Business Irish

Wednesday 14 November 2018

ABP signs first Irish deal to sell beef in China

ABP owner Larry Goodman
ABP owner Larry Goodman
Louise Hogan

Louise Hogan

Larry Goodman's ABP has secured the first contract to supply Irish beef to China, ahead of the widely-anticipated opening up of the huge Asian market.

The ABP Food Group has signed a €50m deal to supply Chinese restaurant chain Wowprime in what is a significant first for the sector here.

ABP has been assessing opportunities in the Asian markets over the past seven years, and has now confirmed it has struck a three-year agreement with Wowprime Corporation to supply beef to its restaurants, even before Irish exporters get the green light for access to the Chinese market.

The food group said the contract - estimated at €50m - would also extend to its joint venture partners Slaney Foods, but it remains dependent on Irish beef gaining access to the Chinese market.

China is already the world's second-biggest beef importer and access for Irish beef would be a major win for the industry here. Irish officials travelled to China recently in a bid to progress the long-running bid for access for beef.

It follows the Department of Agriculture reviewing and responding to draft inspection documents following a visit by Chinese officials from their certifying body to Irish factories last year.

Mark Goodman, managing director of ABP's international division, said it had struck the exclusive agreement to supply Wowprime, which has over 400 restaurants in China and Taiwan. It offers a mix of Asian and Western cuisine with 18 brands.

"It is a tangible endorsement of the quality beef that Ireland and ABP has to offer, and it is another significant step in developing new market opportunities for our products against the uncertain backdrop of Brexit," said Mr Goodman.

ABP said the arrangement would also be extended to include its UK operations if the UK gains market access to China.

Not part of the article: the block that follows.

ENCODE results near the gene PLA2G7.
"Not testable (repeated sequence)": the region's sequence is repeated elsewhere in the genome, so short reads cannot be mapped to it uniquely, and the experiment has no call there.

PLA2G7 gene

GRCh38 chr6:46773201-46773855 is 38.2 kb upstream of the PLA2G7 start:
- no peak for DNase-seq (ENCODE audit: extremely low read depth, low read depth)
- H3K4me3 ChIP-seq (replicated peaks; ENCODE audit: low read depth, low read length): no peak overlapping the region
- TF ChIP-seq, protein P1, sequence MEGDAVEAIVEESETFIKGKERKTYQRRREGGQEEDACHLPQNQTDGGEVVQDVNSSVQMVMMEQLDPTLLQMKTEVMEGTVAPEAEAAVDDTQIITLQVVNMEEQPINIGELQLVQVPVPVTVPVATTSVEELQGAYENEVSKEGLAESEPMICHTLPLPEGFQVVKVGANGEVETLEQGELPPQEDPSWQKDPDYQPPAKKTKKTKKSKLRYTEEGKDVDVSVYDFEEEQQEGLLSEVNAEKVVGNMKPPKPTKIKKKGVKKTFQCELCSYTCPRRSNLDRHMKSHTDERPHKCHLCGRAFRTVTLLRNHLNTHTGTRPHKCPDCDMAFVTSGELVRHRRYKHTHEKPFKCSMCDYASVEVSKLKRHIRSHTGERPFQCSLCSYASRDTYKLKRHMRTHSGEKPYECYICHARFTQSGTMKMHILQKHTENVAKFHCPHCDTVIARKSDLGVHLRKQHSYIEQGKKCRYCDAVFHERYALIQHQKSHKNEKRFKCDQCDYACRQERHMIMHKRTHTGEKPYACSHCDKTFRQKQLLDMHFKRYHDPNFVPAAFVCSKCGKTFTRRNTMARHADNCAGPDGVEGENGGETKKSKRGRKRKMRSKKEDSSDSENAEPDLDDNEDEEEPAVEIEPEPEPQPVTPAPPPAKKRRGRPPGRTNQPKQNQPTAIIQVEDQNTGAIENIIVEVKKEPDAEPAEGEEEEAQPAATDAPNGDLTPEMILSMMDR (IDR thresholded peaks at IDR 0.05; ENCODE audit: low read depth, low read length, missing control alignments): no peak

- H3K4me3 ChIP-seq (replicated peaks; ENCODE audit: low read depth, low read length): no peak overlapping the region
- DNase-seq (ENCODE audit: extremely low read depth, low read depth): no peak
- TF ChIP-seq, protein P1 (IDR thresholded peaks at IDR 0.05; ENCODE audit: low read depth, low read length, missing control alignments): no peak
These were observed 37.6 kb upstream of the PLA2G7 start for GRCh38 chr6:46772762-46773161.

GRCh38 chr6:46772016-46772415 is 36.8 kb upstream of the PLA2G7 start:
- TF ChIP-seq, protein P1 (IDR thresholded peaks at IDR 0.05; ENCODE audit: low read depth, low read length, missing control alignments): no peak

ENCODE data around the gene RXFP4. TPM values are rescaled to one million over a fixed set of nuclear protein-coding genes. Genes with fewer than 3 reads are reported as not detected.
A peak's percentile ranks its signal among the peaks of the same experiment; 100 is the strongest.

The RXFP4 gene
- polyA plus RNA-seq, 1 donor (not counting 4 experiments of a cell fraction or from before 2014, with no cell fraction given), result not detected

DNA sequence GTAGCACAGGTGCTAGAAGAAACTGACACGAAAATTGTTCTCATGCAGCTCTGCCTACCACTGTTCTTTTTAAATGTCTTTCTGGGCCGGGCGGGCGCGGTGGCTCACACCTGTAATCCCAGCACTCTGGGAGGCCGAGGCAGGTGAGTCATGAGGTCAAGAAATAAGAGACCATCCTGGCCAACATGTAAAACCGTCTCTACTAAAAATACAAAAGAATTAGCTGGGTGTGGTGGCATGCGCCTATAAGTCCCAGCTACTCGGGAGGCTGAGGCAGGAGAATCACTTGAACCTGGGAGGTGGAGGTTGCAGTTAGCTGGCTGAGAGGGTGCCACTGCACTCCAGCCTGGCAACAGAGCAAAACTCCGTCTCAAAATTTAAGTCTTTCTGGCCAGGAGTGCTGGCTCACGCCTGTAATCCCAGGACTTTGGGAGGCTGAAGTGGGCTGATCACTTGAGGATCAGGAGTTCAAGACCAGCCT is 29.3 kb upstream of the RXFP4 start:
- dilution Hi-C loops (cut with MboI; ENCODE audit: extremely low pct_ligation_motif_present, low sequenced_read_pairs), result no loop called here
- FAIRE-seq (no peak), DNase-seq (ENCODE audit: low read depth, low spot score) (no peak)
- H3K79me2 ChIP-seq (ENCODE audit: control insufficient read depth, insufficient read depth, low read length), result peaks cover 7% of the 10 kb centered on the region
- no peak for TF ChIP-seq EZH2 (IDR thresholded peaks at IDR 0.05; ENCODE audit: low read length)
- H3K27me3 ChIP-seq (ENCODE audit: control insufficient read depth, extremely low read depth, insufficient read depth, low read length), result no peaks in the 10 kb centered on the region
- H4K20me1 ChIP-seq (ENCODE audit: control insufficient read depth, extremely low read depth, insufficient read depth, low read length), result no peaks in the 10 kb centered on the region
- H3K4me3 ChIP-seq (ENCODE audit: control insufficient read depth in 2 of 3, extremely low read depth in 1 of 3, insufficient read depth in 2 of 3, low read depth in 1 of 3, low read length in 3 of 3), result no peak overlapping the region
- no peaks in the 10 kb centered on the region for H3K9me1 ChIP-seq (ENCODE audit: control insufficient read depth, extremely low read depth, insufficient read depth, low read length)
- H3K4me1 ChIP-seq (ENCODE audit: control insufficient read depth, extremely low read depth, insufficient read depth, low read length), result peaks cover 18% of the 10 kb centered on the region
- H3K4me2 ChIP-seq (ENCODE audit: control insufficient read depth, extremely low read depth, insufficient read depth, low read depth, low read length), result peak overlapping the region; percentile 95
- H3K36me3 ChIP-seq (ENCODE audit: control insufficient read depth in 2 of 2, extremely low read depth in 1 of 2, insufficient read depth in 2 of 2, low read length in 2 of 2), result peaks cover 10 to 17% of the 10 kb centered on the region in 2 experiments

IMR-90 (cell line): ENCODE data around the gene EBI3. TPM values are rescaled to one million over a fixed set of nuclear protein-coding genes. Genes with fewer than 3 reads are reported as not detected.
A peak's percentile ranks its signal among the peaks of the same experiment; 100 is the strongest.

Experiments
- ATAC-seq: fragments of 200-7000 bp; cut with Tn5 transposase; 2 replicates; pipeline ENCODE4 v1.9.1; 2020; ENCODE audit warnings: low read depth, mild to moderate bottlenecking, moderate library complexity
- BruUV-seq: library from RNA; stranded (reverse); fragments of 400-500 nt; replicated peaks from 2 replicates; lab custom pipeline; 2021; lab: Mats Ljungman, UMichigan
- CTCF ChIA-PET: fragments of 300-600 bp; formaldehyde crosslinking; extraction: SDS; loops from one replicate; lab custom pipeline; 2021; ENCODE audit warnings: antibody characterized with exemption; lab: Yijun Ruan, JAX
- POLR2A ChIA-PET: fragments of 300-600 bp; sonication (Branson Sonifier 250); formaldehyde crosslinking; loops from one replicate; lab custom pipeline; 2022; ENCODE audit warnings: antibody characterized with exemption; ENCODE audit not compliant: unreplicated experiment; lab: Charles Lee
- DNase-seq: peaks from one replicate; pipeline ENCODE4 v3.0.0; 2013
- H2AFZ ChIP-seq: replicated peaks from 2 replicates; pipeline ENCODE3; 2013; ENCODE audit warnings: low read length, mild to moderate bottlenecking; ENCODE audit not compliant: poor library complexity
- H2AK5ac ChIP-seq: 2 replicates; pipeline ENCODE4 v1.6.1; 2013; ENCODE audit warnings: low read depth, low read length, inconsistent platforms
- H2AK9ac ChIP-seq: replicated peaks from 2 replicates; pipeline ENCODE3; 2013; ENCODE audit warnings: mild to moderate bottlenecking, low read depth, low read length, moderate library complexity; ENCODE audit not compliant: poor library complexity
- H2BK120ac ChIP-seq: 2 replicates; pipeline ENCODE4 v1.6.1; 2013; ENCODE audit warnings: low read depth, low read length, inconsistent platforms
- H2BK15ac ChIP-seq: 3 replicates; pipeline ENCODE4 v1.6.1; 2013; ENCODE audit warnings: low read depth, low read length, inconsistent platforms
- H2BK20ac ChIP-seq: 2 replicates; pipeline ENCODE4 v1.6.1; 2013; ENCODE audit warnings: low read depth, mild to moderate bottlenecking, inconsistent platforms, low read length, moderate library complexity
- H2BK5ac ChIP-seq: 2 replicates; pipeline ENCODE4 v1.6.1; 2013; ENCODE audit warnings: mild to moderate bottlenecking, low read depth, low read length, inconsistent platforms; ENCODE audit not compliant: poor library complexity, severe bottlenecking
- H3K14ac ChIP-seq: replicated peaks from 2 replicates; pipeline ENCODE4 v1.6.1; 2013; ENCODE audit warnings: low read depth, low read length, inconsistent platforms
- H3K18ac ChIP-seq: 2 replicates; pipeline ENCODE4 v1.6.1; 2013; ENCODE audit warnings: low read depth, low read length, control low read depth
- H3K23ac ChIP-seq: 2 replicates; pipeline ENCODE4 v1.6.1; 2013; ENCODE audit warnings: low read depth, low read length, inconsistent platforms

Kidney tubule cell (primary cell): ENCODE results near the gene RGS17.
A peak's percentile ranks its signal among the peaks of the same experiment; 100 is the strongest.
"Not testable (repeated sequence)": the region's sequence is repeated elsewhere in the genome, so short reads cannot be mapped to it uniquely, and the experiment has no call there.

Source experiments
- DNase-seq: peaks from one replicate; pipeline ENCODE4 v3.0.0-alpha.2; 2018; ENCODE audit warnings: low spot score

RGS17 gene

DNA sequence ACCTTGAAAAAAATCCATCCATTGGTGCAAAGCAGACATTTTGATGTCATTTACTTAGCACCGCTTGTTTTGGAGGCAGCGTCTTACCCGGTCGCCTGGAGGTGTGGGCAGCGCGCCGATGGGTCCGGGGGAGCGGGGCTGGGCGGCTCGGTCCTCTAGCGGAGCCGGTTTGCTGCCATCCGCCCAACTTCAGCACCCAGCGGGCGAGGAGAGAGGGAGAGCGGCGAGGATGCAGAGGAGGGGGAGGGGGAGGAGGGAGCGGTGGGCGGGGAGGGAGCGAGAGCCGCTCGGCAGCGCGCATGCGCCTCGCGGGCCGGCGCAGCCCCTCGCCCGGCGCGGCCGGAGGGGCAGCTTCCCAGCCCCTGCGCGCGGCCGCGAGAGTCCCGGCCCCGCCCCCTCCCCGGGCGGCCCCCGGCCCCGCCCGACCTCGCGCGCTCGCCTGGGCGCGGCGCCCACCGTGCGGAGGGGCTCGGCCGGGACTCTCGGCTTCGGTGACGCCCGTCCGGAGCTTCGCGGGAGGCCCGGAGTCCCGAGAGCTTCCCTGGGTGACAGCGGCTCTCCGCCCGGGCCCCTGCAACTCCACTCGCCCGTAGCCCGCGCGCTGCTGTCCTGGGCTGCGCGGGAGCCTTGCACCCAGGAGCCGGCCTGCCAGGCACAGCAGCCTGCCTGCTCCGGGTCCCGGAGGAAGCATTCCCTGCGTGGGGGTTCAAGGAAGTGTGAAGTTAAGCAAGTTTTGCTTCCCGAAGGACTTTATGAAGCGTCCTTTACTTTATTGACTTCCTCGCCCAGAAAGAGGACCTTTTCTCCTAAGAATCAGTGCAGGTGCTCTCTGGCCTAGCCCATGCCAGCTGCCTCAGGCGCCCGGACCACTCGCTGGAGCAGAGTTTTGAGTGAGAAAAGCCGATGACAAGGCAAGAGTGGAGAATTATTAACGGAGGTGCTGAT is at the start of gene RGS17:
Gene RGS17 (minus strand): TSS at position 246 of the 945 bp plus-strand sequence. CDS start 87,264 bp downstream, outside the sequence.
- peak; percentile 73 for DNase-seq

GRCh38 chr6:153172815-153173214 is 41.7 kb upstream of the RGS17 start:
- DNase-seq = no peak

Around 50pc of Irish beef exports are destined for the UK. Bord Bia has identified Asia as a key target for beef exports as domestic product will not meet growing demand in the region. Beef exports hit €2.5bn last year with a forecast of 3pc global growth for this year.

ABP has had a business development manager working on the ground in the region since 2012 to identify opportunities.

Last month it extended its range of Irish organic steaks to 10 of the high-end Japanese YATA stores operating in Hong Kong.

ABP, which is the largest beef processor in Ireland and the UK, has described Hong Kong as a "key testing ground" for premium Irish beef in Asia.

It already exports Irish beef to the Philippines and Japan.

Ireland is thought to be close to becoming the first major EU country to secure access for its beef to China, where consumers' appetite for the meat is growing strongly.

Bord Bia has said it was "optimistic" about securing market access to the Asian powerhouse, part of a strategy to open up new markets after Brexit.

Bord Bia's Shanghai-based trade marketing specialist Conor O'Sullivan said that with rising incomes and urbanisation, the appetite for beef among Chinese consumers is growing faster than any other protein.

Restaurants like Wowprime as well as ecommerce channels are seen as key to getting prime Irish beef to Chinese consumers, once the market opens up.

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